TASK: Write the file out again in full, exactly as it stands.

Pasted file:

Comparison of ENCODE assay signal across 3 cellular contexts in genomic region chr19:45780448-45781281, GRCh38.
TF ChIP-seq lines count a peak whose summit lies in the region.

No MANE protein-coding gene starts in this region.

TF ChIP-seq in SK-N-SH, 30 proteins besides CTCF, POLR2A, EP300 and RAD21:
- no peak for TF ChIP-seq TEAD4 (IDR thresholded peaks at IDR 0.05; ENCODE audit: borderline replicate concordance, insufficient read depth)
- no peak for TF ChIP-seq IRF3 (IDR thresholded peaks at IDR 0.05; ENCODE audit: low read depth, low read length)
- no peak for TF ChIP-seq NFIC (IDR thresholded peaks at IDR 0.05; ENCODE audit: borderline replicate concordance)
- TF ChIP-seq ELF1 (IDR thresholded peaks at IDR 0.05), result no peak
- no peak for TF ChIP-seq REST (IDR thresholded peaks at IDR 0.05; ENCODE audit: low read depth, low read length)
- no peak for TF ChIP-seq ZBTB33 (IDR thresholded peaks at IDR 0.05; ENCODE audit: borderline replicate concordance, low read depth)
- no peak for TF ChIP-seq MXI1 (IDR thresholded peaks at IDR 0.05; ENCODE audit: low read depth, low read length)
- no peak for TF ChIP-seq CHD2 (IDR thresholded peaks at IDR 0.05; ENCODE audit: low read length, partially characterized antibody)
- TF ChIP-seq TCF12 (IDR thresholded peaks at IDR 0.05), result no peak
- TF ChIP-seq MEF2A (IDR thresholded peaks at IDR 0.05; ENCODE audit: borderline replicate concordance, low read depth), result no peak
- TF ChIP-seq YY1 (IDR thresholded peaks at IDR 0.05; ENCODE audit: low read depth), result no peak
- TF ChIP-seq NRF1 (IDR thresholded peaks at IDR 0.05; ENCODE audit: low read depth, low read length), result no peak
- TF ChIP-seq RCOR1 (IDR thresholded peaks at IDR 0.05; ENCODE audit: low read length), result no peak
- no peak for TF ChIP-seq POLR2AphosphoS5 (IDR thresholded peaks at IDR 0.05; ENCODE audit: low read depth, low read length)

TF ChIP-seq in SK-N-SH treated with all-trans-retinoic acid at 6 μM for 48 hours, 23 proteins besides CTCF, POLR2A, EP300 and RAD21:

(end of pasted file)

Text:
Comparison of ENCODE assay signal across 3 cellular contexts in genomic region chr19:45780448-45781281, GRCh38.
TF ChIP-seq lines count a peak whose summit lies in the region.

No MANE protein-coding gene starts in this region.

TF ChIP-seq in SK-N-SH, 30 proteins besides CTCF, POLR2A, EP300 and RAD21:
- no peak for TF ChIP-seq TEAD4 (IDR thresholded peaks at IDR 0.05; ENCODE audit: borderline replicate concordance, insufficient read depth)
- no peak for TF ChIP-seq IRF3 (IDR thresholded peaks at IDR 0.05; ENCODE audit: low read depth, low read length)
- no peak for TF ChIP-seq NFIC (IDR thresholded peaks at IDR 0.05; ENCODE audit: borderline replicate concordance)
- TF ChIP-seq ELF1 (IDR thresholded peaks at IDR 0.05), result no peak
- no peak for TF ChIP-seq REST (IDR thresholded peaks at IDR 0.05; ENCODE audit: low read depth, low read length)
- no peak for TF ChIP-seq ZBTB33 (IDR thresholded peaks at IDR 0.05; ENCODE audit: borderline replicate concordance, low read depth)
- no peak for TF ChIP-seq MXI1 (IDR thresholded peaks at IDR 0.05; ENCODE audit: low read depth, low read length)
- no peak for TF ChIP-seq CHD2 (IDR thresholded peaks at IDR 0.05; ENCODE audit: low read length, partially characterized antibody)
- TF ChIP-seq TCF12 (IDR thresholded peaks at IDR 0.05), result no peak
- TF ChIP-seq MEF2A (IDR thresholded peaks at IDR 0.05; ENCODE audit: borderline replicate concordance, low read depth), result no peak
- TF ChIP-seq YY1 (IDR thresholded peaks at IDR 0.05; ENCODE audit: low read depth), result no peak
- TF ChIP-seq NRF1 (IDR thresholded peaks at IDR 0.05; ENCODE audit: low read depth, low read length), result no peak
- TF ChIP-seq RCOR1 (IDR thresholded peaks at IDR 0.05; ENCODE audit: low read length), result no peak
- no peak for TF ChIP-seq POLR2AphosphoS5 (IDR thresholded peaks at IDR 0.05; ENCODE audit: low read depth, low read length)

TF ChIP-seq in SK-N-SH treated with all-trans-retinoic acid at 6 μM for 48 hours, 23 proteins besides CTCF, POLR2A, EP300 and RAD21: